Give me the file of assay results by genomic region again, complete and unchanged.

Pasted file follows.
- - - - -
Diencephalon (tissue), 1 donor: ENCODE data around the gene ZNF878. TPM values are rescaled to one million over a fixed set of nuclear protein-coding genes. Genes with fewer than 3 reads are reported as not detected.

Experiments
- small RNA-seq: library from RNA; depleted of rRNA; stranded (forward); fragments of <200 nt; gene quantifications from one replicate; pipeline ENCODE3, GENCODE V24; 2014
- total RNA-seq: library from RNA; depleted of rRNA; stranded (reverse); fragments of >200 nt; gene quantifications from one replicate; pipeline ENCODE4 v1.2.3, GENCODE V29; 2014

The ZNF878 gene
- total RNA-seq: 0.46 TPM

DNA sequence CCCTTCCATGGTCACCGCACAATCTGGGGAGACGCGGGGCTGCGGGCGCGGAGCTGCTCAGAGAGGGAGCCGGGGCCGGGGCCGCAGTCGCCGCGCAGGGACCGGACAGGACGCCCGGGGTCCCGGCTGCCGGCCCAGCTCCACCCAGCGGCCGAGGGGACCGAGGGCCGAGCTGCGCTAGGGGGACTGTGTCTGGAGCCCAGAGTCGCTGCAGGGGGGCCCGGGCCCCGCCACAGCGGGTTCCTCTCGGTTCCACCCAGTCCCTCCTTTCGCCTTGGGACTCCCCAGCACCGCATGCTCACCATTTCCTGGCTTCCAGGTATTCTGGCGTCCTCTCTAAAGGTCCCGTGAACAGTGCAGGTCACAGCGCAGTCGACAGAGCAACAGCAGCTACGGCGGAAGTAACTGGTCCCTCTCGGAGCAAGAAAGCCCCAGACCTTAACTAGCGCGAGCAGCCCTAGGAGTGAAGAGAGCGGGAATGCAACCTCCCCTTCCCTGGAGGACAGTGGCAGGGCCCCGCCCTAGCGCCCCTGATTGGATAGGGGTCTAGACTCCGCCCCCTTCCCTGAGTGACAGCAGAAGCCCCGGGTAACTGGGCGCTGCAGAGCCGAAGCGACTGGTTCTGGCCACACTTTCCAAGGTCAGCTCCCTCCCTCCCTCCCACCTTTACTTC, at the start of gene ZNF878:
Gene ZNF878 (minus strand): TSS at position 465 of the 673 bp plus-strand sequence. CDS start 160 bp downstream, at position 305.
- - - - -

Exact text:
Diencephalon (tissue), 1 donor: ENCODE data around the gene ZNF878. TPM values are rescaled to one million over a fixed set of nuclear protein-coding genes. Genes with fewer than 3 reads are reported as not detected.

Experiments
- small RNA-seq: library from RNA; depleted of rRNA; stranded (forward); fragments of <200 nt; gene quantifications from one replicate; pipeline ENCODE3, GENCODE V24; 2014
- total RNA-seq: library from RNA; depleted of rRNA; stranded (reverse); fragments of >200 nt; gene quantifications from one replicate; pipeline ENCODE4 v1.2.3, GENCODE V29; 2014

The ZNF878 gene
- total RNA-seq: 0.46 TPM

DNA sequence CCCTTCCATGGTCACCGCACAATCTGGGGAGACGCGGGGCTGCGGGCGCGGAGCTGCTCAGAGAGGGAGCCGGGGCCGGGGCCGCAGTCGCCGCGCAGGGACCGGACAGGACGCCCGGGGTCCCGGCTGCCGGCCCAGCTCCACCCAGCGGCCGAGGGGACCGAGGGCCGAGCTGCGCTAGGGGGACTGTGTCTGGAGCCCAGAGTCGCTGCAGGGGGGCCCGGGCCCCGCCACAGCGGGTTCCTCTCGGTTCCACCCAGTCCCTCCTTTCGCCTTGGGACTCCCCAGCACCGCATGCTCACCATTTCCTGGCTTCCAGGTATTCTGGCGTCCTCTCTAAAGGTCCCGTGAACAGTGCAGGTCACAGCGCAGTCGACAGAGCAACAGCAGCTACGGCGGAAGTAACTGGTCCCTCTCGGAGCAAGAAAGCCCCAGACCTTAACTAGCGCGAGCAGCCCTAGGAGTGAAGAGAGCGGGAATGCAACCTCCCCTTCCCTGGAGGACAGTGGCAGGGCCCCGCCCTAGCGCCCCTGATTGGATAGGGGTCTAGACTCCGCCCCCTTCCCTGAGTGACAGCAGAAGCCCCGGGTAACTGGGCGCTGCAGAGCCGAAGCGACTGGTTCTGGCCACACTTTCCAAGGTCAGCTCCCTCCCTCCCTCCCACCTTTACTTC, at the start of gene ZNF878:
Gene ZNF878 (minus strand): TSS at position 465 of the 673 bp plus-strand sequence. CDS start 160 bp downstream, at position 305.